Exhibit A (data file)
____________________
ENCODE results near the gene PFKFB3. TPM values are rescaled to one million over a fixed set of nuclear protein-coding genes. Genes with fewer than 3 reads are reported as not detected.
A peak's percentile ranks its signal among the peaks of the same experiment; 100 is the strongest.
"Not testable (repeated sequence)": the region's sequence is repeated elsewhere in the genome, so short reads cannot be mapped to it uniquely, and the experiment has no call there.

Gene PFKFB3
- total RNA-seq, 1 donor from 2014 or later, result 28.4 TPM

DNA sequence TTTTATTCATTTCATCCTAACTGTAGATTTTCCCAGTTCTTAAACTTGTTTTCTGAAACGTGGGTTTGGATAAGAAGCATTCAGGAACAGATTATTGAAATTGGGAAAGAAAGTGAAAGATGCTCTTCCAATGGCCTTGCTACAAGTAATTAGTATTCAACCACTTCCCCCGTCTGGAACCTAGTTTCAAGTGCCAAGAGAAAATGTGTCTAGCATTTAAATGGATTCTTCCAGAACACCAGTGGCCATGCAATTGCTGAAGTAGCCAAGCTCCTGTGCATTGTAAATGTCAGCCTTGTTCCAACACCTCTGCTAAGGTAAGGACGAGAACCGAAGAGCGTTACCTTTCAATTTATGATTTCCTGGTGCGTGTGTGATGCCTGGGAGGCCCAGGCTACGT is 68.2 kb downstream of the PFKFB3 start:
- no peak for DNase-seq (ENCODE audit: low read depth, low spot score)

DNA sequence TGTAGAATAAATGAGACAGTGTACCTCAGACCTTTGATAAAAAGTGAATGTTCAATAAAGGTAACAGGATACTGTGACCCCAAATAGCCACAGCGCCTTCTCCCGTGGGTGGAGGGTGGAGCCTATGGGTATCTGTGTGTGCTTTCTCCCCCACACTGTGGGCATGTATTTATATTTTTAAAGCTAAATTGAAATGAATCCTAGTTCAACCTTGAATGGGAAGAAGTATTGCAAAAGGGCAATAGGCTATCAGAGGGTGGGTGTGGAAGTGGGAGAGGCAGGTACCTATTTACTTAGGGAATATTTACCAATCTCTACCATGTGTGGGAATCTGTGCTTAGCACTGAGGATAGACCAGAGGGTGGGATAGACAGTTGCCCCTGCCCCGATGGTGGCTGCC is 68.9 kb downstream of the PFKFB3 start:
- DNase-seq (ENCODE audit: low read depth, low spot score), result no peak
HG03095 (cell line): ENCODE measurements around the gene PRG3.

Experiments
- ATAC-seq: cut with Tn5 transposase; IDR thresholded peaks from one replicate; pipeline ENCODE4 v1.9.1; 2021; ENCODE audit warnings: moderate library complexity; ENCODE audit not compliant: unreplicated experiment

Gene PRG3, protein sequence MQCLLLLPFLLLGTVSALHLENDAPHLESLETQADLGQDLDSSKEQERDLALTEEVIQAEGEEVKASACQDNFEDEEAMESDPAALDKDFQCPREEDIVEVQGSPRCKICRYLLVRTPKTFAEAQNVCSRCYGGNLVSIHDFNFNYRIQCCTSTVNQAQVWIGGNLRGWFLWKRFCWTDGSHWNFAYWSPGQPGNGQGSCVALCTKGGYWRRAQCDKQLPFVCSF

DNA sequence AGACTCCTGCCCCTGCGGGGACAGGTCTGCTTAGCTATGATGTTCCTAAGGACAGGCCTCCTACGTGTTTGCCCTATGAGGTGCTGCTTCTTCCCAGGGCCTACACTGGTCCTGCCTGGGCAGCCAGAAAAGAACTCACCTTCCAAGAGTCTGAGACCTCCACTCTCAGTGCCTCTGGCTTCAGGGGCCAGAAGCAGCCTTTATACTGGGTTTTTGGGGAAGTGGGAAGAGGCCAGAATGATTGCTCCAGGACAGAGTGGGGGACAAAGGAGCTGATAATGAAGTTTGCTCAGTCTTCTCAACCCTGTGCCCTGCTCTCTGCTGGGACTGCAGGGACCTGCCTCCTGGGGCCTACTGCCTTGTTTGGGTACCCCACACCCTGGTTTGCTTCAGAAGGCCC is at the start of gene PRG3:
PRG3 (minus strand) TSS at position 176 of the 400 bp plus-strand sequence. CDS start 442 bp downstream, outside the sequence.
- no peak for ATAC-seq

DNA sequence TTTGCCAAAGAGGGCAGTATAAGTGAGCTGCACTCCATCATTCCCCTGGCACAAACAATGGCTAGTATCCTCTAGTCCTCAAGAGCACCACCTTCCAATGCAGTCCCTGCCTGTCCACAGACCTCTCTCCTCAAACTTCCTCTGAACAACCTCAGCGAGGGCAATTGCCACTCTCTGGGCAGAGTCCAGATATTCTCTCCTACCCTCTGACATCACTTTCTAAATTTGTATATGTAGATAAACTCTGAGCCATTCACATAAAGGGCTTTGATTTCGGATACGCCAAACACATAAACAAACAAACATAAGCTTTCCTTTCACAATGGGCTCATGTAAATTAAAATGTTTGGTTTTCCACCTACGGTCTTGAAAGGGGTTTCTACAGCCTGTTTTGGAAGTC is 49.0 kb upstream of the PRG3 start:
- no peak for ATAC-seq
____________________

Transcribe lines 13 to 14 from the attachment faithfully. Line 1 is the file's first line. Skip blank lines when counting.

Gene PRG3, protein sequence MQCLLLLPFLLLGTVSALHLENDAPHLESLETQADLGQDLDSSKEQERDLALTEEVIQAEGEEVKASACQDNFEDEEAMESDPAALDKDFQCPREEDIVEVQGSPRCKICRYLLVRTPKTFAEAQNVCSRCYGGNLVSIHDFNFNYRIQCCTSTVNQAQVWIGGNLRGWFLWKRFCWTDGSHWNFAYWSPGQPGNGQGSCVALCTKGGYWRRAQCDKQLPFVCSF

DNA sequence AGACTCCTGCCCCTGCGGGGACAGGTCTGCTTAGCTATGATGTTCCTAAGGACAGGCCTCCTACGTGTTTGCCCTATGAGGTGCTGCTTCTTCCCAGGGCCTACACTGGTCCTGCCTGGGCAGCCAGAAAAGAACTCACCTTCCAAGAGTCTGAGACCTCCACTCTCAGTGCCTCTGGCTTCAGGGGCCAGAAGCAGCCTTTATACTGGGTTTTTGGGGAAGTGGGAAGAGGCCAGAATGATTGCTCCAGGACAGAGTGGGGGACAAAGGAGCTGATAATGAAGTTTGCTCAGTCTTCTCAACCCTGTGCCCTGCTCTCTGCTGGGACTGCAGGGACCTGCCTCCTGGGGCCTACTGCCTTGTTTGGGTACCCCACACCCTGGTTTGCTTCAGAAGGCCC is at the start of gene PRG3: